POWER, PART I. . .

…if one is servant or leader, one is always searching. –Robert K. Greenleaf

Consider that Greenleaf’s concept is inherently moral-ethical.  There are few leadership concepts that are; most are amoral (neither inherently moral nor immoral).  Given, this, Greenleaf is clear: Power must be used ethically-morally (remember Greenleaf’s first center was ‘The Center for Applied Ethics’).  Let’s explore this concept: Power.

Consider this first definition from an unabridged dictionary: Power = one’s ability to act.  This is an amoral definition.  It is also a definition that challenges many of the definitions of ‘power’ that we generally hold (think: coercive power, for example).  Given Greenleaf’s concept that power must be ethically-morally grounded I have emerged the following definition for power.

Power = the extent to which one chooses to link an outer capacity for action with an inner capacity for moral reflection.

Given this, consider the servant-first and the servant-leader and his/her Moral-Ethical Use of Power: to purposefully do no harm; to serve others’ highest priority needs; to act at all times rooted in integrity; to be motivated by ‘love-care;’ to commit to serving so that self and others grow as persons; to embrace the paradox that at our best we humans are living paradoxes of ‘good and evil’ (Greenleaf’s words; others soften these with ‘virtue-vice’ or ‘light-darkness’ or ‘light-shadow’).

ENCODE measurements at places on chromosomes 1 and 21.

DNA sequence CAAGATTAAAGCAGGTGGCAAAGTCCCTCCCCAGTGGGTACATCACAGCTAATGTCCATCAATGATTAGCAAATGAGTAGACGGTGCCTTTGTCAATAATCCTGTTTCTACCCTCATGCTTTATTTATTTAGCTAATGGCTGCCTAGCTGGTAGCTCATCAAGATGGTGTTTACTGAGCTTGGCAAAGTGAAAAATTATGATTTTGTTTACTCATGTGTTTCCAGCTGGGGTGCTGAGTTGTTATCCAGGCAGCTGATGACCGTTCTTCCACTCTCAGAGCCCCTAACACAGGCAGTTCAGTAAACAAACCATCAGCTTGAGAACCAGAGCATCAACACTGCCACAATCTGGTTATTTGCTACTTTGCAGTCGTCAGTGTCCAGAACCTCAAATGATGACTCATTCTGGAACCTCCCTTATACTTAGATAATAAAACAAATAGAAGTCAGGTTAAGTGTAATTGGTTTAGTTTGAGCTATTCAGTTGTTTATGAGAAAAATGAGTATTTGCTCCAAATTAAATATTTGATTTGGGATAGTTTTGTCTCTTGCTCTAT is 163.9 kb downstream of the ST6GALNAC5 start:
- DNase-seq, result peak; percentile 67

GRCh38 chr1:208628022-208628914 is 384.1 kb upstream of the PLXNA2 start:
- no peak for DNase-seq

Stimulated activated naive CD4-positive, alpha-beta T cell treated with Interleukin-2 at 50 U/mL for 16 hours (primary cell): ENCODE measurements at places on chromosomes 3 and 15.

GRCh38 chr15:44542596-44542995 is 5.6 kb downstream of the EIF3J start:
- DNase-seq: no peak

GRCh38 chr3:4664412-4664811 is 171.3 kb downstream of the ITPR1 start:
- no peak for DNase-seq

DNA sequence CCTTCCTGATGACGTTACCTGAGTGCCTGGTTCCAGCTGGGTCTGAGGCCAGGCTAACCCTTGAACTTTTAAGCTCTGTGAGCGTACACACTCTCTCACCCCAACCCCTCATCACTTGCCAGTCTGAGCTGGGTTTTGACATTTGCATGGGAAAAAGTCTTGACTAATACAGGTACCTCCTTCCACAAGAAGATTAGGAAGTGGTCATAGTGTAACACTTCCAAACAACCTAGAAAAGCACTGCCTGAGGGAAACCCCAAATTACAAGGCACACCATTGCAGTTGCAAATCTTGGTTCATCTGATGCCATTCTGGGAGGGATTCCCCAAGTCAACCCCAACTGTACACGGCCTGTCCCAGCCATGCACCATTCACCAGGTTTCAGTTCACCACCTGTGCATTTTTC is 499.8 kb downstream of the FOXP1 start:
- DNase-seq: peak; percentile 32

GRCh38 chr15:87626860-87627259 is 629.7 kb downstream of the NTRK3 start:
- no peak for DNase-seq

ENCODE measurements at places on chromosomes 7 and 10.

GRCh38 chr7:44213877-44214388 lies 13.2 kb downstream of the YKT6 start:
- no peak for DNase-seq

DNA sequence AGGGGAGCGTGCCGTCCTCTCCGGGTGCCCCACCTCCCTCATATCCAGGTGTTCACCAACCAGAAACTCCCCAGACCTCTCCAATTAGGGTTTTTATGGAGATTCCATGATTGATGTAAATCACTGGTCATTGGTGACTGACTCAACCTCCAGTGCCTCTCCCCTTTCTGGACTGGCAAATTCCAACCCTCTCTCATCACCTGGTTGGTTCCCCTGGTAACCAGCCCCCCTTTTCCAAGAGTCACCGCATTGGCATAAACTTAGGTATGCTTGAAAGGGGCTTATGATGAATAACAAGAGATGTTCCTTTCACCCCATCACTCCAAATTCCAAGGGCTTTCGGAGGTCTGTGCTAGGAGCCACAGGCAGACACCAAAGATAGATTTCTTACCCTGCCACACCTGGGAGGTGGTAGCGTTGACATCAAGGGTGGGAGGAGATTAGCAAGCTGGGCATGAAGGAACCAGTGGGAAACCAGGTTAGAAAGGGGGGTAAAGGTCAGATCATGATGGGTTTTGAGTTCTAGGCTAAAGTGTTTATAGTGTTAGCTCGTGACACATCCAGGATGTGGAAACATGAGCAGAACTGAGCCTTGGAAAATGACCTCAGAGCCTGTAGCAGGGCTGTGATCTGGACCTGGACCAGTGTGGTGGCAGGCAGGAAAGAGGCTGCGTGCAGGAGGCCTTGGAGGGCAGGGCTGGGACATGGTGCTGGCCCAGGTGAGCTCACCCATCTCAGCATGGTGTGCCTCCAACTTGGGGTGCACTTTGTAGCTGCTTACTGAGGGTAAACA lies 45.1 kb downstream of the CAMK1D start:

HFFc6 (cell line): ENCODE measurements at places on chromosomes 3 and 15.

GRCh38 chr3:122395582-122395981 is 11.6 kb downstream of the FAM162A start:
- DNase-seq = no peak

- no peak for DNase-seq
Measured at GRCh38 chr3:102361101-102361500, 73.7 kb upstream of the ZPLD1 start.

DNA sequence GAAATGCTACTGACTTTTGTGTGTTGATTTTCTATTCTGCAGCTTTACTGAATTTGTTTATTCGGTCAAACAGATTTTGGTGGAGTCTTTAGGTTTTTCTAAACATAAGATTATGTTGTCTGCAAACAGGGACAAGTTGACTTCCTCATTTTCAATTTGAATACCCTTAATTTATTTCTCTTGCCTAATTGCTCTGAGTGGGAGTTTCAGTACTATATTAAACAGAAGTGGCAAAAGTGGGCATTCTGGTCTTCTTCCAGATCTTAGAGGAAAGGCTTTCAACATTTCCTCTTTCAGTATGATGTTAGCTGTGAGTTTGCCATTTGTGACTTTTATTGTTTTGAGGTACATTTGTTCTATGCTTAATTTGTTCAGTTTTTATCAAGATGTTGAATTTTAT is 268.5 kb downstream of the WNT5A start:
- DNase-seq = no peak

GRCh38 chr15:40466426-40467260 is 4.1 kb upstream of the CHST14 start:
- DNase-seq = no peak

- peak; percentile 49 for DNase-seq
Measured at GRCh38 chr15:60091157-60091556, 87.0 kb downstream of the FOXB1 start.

A Moral-Ethical Use of Power also means that one will choose to be unconditionally response-able and responsible; to prepare in order to be able to appropriately respond.

A Moral-Ethical Use of Power also means that one will intentionally and purposefully prepare in order to be able to appropriately react.

A Moral-Ethical Use of Power also means that one will, at specific times, choose to be faithful to… rather than choose to be effective.  For example, one will choose to be faithful to acting rooted in integrity even if this ‘acting’ might put ‘being effective’ at risk (remember, J&J chose being faithful to their ‘Credo’ and experienced, as a consequence, the loss of profit and market share.  J&J did recover…however, when J&J made the decision there was no guarantee that they would recover).

Before we explore four ways leaders use their power let’s stop and reflect a bit on the concept of Powerless.  Consider the following:

  • Powerless = devoid of resources
  • Powerless = lacking the authority or capacity to act
  • One is Powerless When:
  • One chooses ‘Not to Act’
  • One chooses not to act with ‘Moral Reflection’
  • One choose not to develop the ‘Outer Capacity to Act’
  • One chooses not to develop the ‘Inner Capacity for Moral Reflection’
  • One’s position-role limits or prohibits one from ‘Outer Action’

We become our habits. –Aristotle

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